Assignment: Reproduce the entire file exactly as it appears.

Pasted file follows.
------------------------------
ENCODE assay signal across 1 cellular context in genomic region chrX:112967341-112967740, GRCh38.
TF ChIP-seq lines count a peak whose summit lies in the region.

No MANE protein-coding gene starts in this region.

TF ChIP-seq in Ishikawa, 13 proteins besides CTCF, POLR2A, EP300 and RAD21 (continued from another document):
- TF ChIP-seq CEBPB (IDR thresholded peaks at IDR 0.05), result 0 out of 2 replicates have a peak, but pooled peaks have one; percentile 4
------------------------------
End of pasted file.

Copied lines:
ENCODE assay signal across 1 cellular context in genomic region chrX:112967341-112967740, GRCh38.
TF ChIP-seq lines count a peak whose summit lies in the region.

No MANE protein-coding gene starts in this region.

TF ChIP-seq in Ishikawa, 13 proteins besides CTCF, POLR2A, EP300 and RAD21 (continued from another document):
- TF ChIP-seq CEBPB (IDR thresholded peaks at IDR 0.05), result 0 out of 2 replicates have a peak, but pooled peaks have one; percentile 4